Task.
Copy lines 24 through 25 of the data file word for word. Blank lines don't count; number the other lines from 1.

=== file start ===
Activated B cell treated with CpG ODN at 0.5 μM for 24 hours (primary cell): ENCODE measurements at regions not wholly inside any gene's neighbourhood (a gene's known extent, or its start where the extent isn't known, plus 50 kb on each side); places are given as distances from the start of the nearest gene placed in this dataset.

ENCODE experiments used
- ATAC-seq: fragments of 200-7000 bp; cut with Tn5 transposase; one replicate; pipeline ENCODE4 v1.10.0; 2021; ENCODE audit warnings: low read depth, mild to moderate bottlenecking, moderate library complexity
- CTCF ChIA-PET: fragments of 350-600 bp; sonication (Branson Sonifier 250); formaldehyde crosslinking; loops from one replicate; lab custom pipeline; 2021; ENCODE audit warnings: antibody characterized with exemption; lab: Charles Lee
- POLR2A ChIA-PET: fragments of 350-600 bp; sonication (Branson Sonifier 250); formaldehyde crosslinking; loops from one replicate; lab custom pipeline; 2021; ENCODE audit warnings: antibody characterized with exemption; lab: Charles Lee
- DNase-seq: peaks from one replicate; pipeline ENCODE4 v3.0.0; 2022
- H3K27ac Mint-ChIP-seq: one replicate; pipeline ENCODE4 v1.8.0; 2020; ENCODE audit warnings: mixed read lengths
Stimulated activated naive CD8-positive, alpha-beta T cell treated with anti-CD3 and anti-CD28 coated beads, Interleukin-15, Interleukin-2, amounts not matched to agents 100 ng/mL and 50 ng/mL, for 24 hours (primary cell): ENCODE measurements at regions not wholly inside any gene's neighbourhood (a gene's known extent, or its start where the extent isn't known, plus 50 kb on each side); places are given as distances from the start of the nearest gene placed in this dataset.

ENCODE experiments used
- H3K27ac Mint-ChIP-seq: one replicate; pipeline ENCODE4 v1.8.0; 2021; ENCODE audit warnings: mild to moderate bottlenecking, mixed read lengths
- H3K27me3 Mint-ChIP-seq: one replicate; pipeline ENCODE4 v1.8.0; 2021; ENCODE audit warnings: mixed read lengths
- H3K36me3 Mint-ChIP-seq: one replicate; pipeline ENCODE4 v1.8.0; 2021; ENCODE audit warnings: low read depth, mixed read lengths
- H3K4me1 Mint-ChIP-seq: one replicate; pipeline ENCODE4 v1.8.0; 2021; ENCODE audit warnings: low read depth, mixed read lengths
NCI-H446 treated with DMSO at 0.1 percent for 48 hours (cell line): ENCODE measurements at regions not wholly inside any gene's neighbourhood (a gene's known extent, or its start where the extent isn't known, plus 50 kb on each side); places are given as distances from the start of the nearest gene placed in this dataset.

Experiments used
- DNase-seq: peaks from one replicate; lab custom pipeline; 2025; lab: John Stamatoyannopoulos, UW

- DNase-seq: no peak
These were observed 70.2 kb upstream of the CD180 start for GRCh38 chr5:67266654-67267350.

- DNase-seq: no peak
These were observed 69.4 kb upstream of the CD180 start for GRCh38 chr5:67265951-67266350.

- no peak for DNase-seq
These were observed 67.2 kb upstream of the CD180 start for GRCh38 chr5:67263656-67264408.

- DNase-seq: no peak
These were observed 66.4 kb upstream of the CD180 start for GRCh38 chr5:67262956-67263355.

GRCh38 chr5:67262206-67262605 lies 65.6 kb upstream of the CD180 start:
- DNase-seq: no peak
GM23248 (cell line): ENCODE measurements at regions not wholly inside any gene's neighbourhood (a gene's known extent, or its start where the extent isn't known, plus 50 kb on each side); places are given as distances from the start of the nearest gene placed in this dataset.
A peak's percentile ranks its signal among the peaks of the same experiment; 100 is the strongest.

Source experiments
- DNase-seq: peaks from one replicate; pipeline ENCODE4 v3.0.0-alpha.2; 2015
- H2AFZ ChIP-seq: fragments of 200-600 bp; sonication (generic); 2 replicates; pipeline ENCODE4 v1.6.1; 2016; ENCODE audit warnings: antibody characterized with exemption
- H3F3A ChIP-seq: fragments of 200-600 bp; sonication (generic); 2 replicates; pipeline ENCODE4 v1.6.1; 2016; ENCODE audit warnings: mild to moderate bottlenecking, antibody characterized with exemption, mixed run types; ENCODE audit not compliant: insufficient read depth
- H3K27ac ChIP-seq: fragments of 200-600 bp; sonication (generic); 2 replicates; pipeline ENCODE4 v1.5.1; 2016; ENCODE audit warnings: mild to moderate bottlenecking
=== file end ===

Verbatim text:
These were observed 66.4 kb upstream of the CD180 start for GRCh38 chr5:67262956-67263355.

GRCh38 chr5:67262206-67262605 lies 65.6 kb upstream of the CD180 start: